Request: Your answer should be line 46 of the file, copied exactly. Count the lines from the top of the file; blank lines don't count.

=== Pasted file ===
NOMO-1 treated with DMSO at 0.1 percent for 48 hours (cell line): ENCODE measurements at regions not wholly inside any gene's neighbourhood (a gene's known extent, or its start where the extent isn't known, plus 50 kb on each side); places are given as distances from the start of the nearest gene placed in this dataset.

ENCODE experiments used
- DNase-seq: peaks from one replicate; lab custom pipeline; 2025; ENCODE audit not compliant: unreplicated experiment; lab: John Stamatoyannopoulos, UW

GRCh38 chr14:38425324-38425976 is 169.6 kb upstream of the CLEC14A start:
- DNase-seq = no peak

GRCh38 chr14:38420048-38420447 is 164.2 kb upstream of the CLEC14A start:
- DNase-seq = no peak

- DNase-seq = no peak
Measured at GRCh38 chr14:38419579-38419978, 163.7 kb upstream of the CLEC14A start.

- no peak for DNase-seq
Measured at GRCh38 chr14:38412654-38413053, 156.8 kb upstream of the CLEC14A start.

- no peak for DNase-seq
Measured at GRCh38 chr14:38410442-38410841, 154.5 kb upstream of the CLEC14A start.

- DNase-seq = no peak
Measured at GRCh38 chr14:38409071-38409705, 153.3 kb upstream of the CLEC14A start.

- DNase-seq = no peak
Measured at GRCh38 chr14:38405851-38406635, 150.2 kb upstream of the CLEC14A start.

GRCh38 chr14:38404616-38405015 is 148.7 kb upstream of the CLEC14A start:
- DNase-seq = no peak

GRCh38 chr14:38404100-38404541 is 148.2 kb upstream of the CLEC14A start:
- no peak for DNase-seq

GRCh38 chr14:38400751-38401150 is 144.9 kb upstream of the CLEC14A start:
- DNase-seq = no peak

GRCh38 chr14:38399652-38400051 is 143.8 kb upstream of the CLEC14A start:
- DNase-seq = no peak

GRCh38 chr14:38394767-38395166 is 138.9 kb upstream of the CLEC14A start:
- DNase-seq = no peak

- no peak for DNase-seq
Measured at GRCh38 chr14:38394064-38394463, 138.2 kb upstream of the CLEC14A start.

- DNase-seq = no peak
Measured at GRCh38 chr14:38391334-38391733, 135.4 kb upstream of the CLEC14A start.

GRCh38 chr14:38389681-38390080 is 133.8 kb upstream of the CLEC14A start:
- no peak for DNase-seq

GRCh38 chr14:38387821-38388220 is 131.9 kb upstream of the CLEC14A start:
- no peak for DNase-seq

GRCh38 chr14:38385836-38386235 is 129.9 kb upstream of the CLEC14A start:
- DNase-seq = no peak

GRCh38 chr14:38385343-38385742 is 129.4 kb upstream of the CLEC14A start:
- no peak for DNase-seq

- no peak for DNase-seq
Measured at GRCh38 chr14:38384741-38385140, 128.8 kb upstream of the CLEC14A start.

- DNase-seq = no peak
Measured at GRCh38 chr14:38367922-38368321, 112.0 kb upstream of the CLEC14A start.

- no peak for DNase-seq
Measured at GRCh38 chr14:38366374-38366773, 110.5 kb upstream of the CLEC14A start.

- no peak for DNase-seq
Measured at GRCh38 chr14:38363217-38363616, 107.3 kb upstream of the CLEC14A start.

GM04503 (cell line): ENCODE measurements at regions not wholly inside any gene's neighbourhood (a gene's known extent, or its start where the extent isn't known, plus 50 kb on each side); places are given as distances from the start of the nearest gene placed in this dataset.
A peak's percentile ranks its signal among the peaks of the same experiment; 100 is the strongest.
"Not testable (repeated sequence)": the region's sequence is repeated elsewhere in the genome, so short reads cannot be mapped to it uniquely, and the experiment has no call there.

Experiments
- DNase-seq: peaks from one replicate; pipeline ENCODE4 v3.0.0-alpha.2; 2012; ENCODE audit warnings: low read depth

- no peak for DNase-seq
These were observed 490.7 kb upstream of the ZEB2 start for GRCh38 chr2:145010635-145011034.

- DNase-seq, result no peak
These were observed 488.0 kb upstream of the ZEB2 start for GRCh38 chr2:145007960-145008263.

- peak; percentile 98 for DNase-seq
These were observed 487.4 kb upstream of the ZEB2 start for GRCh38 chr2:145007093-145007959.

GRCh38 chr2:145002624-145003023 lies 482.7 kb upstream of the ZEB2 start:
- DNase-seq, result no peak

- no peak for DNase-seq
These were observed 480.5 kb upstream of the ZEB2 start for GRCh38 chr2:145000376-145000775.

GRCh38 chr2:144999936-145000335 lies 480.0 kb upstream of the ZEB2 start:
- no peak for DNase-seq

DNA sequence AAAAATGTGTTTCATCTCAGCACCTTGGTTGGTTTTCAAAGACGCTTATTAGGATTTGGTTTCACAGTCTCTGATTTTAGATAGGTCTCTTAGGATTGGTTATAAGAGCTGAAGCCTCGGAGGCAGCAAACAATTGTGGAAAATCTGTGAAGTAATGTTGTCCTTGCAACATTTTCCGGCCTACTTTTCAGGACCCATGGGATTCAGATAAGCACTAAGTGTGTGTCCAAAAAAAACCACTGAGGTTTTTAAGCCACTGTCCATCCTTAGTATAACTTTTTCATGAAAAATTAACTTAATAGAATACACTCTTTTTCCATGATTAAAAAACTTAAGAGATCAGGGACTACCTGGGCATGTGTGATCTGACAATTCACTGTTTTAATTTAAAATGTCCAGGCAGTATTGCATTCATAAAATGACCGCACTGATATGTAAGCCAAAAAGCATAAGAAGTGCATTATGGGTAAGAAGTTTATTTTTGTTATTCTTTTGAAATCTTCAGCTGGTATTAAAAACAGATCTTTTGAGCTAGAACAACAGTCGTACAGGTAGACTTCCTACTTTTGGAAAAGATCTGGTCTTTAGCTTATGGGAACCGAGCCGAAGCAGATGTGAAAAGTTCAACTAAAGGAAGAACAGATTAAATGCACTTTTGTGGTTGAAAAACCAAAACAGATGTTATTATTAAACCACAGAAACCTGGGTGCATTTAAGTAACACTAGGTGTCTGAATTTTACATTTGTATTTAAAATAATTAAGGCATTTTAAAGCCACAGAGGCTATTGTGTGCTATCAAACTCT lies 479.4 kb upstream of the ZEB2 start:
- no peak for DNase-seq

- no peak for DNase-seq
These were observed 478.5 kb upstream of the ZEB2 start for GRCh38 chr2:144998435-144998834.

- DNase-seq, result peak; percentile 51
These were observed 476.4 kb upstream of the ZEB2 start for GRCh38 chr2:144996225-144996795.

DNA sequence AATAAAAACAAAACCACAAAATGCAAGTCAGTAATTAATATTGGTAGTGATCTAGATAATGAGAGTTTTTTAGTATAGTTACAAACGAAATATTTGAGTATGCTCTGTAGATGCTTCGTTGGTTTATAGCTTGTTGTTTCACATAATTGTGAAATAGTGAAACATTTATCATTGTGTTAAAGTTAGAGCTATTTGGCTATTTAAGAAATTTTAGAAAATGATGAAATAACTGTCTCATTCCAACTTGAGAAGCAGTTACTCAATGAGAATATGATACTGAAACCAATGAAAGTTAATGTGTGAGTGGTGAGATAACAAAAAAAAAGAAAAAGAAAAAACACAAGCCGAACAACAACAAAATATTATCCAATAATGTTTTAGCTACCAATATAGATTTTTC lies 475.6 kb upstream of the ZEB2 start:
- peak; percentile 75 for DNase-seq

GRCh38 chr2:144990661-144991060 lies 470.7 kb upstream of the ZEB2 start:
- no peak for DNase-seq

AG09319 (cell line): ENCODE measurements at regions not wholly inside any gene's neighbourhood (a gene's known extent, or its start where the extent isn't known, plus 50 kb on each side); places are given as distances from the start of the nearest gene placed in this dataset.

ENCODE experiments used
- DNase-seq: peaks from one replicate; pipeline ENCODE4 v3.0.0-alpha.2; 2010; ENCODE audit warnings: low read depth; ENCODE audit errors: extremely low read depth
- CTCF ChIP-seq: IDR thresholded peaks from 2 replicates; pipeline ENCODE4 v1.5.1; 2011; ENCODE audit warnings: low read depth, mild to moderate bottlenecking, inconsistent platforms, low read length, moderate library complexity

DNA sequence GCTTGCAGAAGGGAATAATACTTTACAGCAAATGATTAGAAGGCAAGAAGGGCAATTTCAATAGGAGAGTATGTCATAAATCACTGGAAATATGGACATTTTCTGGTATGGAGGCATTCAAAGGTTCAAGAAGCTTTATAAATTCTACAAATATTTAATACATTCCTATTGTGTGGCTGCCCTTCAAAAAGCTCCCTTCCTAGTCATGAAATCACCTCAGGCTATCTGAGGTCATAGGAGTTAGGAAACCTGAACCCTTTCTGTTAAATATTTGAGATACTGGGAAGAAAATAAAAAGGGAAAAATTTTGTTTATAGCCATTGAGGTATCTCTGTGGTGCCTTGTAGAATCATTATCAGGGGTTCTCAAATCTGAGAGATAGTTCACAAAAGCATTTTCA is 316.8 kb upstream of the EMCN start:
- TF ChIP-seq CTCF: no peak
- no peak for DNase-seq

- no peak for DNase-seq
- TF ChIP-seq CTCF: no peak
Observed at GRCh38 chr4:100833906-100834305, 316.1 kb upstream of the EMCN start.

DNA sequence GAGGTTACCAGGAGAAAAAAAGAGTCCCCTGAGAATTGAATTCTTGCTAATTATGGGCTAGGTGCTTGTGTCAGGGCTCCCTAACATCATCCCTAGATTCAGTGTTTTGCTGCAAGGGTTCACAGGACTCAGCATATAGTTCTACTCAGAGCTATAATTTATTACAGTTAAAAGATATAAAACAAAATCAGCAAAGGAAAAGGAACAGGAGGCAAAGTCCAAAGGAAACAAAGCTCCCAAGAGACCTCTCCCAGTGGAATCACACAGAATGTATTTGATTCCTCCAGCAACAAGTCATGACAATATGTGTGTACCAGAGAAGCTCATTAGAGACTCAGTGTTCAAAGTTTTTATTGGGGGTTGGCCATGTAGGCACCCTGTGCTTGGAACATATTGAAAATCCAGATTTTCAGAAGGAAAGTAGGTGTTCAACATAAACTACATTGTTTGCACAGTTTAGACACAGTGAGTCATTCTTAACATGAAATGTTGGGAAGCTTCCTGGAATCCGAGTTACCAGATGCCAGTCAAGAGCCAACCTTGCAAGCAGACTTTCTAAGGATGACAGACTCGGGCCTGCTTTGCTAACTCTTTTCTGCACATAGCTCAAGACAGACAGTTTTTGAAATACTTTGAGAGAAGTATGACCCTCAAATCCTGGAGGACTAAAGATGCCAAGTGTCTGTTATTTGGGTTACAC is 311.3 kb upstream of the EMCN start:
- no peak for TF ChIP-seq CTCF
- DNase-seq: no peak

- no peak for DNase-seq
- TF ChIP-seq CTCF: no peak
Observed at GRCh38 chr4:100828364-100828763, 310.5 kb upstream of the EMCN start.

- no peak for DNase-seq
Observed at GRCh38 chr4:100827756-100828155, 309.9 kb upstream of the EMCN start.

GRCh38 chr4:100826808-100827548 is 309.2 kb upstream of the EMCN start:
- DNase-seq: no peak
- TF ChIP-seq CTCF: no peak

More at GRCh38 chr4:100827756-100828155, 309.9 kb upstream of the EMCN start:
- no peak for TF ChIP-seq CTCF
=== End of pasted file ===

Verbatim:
- no peak for DNase-seq